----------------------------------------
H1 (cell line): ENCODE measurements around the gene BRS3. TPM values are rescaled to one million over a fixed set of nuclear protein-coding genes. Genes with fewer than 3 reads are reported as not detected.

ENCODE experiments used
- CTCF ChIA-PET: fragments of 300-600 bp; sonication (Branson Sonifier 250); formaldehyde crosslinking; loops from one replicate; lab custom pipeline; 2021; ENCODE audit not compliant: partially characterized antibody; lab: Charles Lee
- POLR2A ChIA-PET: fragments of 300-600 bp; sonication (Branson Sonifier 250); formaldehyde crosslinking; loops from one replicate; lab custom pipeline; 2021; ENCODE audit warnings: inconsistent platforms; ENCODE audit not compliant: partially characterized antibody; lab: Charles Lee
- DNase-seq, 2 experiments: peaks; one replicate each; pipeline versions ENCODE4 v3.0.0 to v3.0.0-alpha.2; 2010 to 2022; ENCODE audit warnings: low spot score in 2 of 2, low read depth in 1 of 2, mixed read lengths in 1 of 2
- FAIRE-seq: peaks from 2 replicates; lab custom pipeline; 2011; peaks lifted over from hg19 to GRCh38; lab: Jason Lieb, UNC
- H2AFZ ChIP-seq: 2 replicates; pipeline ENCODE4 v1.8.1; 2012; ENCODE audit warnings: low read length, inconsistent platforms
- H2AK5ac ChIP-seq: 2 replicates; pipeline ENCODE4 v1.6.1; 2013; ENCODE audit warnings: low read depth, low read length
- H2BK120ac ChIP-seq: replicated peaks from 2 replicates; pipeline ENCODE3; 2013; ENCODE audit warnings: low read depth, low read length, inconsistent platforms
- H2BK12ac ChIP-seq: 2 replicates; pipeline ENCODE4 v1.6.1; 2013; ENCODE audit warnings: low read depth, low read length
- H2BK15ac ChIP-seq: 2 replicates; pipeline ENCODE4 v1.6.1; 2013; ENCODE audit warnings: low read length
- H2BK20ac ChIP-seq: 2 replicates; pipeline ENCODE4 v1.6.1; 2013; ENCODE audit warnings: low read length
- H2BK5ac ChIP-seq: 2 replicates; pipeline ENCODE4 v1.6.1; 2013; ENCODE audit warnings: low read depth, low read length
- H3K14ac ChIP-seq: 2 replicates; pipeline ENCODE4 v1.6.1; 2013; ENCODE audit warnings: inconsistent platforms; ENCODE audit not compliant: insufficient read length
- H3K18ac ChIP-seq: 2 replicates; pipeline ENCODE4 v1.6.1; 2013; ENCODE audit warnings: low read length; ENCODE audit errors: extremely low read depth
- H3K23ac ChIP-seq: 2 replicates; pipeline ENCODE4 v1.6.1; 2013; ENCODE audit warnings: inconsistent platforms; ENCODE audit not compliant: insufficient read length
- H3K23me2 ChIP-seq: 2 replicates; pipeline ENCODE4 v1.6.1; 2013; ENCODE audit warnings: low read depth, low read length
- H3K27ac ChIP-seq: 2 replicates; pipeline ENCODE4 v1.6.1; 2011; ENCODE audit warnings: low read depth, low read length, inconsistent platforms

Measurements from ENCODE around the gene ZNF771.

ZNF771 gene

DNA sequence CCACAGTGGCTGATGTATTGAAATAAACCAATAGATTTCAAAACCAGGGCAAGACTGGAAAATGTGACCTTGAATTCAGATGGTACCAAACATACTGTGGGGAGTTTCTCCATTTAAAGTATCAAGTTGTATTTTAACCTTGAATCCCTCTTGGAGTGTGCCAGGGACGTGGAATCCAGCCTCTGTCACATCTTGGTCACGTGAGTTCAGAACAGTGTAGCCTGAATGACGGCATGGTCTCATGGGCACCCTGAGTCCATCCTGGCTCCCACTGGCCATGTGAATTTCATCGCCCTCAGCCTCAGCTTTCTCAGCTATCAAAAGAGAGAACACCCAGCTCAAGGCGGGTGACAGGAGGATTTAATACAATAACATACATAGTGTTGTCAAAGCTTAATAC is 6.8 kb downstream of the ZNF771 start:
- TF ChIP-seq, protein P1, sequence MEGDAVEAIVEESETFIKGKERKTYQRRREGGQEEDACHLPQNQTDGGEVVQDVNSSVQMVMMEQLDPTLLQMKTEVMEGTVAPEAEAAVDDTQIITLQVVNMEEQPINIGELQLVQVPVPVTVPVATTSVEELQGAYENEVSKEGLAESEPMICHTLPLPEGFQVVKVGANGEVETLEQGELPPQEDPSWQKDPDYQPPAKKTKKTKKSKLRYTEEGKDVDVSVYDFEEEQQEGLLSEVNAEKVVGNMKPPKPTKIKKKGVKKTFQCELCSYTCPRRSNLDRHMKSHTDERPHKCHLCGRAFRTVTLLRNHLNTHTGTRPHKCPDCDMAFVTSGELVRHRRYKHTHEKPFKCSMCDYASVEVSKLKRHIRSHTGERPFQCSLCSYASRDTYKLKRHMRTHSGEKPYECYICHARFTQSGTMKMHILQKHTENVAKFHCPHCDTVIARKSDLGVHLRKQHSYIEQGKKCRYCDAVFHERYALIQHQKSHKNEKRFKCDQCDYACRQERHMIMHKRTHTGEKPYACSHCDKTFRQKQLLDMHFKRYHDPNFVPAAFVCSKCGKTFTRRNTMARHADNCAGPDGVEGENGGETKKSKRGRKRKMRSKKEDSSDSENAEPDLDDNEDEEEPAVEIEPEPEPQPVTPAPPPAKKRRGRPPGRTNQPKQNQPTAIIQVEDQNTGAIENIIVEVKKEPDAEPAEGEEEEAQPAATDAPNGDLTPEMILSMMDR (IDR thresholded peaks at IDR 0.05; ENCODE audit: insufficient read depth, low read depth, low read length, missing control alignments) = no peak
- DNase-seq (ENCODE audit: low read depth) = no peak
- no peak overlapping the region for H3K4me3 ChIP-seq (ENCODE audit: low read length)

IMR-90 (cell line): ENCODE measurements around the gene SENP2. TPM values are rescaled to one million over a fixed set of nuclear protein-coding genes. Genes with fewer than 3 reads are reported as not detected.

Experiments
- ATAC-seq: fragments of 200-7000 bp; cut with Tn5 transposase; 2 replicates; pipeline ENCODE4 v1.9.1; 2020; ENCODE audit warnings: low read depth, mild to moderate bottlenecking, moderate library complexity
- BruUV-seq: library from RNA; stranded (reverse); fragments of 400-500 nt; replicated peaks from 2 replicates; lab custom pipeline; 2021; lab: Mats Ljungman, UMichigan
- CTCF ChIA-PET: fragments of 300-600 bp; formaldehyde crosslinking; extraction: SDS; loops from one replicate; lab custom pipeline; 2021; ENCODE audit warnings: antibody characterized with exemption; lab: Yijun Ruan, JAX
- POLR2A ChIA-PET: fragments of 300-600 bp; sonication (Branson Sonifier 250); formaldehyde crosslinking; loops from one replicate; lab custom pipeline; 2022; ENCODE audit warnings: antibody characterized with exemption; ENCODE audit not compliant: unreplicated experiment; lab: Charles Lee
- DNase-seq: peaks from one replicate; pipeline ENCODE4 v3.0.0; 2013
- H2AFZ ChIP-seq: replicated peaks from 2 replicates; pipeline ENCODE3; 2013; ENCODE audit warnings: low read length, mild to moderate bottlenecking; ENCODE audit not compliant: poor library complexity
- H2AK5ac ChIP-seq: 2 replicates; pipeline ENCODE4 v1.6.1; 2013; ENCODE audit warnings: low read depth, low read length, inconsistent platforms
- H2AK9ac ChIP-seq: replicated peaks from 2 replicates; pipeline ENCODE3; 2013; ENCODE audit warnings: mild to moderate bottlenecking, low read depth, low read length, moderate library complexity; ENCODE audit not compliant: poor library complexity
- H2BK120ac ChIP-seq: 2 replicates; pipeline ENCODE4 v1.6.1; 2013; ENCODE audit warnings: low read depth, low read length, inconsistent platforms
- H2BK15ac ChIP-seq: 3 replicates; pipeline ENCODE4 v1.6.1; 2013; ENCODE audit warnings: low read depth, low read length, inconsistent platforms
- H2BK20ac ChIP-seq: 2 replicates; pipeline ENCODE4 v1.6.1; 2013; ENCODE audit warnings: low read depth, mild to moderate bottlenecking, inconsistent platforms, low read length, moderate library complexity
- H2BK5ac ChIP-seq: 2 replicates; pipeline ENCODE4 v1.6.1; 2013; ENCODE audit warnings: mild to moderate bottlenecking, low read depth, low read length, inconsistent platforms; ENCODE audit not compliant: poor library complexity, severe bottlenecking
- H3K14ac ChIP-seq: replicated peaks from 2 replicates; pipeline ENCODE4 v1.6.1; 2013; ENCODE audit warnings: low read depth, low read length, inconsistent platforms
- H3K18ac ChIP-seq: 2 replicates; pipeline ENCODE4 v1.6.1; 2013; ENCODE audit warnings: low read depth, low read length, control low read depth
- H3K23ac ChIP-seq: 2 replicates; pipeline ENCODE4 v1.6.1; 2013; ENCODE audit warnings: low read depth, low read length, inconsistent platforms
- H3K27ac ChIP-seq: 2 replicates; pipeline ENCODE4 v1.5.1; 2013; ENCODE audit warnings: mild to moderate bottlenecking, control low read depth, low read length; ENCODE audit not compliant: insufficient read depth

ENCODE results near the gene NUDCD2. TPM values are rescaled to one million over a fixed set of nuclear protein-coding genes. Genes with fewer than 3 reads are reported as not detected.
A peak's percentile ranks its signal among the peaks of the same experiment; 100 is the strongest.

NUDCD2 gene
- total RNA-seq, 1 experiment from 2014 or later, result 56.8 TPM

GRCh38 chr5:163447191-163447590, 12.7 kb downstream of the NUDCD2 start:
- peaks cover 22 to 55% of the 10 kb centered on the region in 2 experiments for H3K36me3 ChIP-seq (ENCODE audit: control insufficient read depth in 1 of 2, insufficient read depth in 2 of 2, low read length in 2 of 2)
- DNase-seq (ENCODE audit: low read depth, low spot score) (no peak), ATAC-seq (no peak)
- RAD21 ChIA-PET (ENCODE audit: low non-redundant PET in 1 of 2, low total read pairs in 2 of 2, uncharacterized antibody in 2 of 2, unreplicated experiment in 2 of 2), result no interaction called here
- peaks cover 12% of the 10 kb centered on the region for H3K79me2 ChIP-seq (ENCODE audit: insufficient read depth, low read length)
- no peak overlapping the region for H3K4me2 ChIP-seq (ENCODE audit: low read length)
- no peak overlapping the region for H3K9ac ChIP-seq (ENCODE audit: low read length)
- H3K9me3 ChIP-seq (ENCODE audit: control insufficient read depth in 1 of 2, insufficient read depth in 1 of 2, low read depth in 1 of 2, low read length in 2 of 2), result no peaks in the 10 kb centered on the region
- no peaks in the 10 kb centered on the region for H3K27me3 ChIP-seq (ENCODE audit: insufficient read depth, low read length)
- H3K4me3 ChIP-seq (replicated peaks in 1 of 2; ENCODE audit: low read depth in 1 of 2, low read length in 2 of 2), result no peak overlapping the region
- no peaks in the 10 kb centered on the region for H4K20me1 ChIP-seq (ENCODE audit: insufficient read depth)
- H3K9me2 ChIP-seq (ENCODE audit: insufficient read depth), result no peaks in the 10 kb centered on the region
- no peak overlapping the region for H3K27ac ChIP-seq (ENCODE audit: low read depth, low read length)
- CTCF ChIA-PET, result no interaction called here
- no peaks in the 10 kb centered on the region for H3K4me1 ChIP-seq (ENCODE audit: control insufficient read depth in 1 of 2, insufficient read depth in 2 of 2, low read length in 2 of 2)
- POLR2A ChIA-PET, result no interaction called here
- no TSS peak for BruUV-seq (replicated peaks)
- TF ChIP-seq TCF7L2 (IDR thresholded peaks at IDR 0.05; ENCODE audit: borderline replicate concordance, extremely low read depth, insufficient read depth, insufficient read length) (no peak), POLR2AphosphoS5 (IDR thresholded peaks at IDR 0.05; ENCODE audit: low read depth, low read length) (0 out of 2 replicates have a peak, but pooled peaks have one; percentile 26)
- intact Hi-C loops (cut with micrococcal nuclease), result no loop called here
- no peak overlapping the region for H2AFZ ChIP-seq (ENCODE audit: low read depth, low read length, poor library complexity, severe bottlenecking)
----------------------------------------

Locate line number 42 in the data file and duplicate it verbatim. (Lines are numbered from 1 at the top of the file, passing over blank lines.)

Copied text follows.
- H3K27ac ChIP-seq: 2 replicates; pipeline ENCODE4 v1.5.1; 2013; ENCODE audit warnings: mild to moderate bottlenecking, control low read depth, low read length; ENCODE audit not compliant: insufficient read depth